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Moving from "if your words had the power"
to finding your own "page one moment"

Now that you have immersed yourself in a few of the stories we’ve collected for this website, imagining how you might use them in to launch your first workshops, and have worked with the concepts behind “Becoming the Stranger Reader,” it is time for you to work with a partner or a small team to begin to construct your own Page One Moment in order to experience the pedagogy in action.

Starting out with a collage of examples

In order to replicate the effect of the collage of Page One Moment examples, deliberately intended to blend and blur until the listener comes up with an example that is truly their own, we suggest that you and your partner or partners read the following examples aloud to one another while letting your minds wander.   

  • Would the Stranger/Reader find you in a prison waiting room, noticing how scared and lonely the other people appear as they wait to visit their loved ones, and suddenly you overcome your shyness and begin to talk to some of the families, and before you know it you have established the roots of what will become Prison Families Anonymous, an international organization that continues for 60 years?

  • Or would the Stranger/Reader meet you as you are pushing your two children in a stroller outside of Nassau County Correctional Facility, not knowing whether to hope that they will be able to see their father in a high window or to hope they will never see him again. (This is the actual beginning of Barbara Allan’s book Doing Our Time on the Outside, which she wrote alongside children of the incarcerated, and which recently was turned into a play)

  • Would the Stranger/ Reader meet you at the moment when you are returning home to your three children and they don’t want you to take them out for a treat?

  • Or would the Stranger/ Reader meet you during a moment of childhood when you are innocently playing doctor and everything in your world collapses and collides?

  • Would we meet you as you are riding a mountain bike on a dark night into a dangerous ravine, but suddenly feeling exhilarated and free during the first several months of your sobriety, as a prelude to a memoir about rising from oppression and harm?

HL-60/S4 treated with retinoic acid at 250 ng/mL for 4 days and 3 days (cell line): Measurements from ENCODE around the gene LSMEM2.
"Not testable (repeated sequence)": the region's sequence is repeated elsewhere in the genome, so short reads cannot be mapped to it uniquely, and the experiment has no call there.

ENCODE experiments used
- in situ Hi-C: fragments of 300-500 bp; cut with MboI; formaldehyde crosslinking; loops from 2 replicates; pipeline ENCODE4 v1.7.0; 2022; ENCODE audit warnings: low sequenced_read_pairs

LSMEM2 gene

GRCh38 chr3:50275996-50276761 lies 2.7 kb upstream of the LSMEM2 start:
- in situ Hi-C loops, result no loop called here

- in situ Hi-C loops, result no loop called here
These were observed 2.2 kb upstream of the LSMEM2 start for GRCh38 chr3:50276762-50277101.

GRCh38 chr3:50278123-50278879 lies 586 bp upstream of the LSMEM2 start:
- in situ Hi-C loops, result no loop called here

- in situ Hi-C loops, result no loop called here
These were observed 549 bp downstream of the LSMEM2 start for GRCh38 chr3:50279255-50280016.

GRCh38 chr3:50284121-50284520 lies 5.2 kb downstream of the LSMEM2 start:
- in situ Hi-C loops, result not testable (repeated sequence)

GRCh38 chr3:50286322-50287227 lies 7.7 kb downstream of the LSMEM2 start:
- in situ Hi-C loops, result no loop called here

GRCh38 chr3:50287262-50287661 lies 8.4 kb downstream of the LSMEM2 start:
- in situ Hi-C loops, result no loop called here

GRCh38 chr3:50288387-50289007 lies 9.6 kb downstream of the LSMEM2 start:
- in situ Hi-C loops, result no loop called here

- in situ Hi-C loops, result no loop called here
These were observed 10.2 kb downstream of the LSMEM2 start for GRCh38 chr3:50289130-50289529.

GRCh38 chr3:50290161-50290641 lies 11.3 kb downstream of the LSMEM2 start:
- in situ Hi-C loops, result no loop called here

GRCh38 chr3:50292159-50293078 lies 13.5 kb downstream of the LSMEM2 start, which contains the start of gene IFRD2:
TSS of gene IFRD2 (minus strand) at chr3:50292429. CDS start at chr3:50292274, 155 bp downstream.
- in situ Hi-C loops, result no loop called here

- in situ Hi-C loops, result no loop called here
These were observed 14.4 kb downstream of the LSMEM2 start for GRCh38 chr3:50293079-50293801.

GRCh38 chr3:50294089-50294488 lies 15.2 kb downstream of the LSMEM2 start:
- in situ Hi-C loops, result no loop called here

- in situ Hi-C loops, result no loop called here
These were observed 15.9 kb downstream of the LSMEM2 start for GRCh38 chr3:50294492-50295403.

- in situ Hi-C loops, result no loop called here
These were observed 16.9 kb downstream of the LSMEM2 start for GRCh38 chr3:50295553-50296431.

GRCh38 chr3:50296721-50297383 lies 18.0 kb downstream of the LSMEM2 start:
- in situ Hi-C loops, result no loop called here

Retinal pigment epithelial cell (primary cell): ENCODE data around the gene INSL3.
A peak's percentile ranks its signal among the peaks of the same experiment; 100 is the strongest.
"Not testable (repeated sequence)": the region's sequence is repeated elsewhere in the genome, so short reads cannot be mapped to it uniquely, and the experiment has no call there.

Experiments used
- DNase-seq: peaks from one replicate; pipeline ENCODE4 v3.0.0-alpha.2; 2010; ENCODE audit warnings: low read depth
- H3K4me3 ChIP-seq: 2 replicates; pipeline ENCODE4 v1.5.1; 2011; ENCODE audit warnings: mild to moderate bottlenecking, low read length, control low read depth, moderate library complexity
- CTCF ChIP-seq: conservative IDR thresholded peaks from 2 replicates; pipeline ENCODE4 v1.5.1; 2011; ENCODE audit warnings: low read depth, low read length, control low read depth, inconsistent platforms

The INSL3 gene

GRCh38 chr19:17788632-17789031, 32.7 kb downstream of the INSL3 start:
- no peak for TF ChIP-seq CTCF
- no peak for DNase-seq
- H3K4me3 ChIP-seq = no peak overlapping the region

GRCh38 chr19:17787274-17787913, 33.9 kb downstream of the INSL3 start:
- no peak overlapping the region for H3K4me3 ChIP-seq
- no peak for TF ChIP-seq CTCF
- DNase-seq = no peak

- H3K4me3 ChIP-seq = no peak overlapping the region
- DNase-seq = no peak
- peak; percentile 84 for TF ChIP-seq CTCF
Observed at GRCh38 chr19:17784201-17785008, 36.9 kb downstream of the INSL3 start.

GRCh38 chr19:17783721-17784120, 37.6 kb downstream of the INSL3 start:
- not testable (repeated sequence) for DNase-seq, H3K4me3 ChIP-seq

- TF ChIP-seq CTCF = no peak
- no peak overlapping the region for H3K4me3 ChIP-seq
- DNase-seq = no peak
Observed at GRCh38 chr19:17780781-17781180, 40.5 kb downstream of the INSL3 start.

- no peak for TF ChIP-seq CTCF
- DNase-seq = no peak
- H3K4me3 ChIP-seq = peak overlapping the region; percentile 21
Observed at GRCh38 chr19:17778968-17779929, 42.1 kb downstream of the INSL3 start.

• Would you be a child sent to scout dangerous tunnels to cross over the border between Mexico and the United States?  

  • Or would we meet you as a child watching your mother die of addiction, deciding that you would never let drugs rule your life, but that you would become the best drug dealer of all? 

  • Would we meet you when you were a soldier in Afghanistan taking drugs to avert the fear and pain, and then jump into flashbacks of hiding in an abandoned building to escape your mother’s violence?

  • Or would we meet you as a divinity school professor, teaching a course in restorative justice behind bars, when the question “To whom would you like to apologize?” opens pages and pages of reflection about the nature of restorative justice teaching itself, with so many life stories woven in?

  • Would you be a girl holding your father’s gun to try to protect your mother from his anger?

  • Or we meet you as a judge in your court room at the moment you learn that one of the young people who seemed to have healed through your court has taken his own life?

  • Would we meet you in a women's prison in China doing research when suddenly in the courtyard someone brings you a folding chair to better listen to the women’s stories?

  • Would you be five years into your ten-year sentence, afraid to step out of line, when an older woman walking by without stopping says good morning as you pass her, and that single “Good morning,” delivered with kindness changes your whole view of recovery, human service and life?

  • Would you be standing next to a young girl in line to see family in prison, when memories of your own girlhood come back? 

These are just a few of the Page One Moments that grew out of the work we have done with people who have become workshop facilitators and advocates over the past 20 years. 

And now we invite you to join Melvin Phillips, our new Stranger/ Reader, as he listens to the others in the writing circle as they move from “If Your Words had the Power” into modeling their Page One Moments.”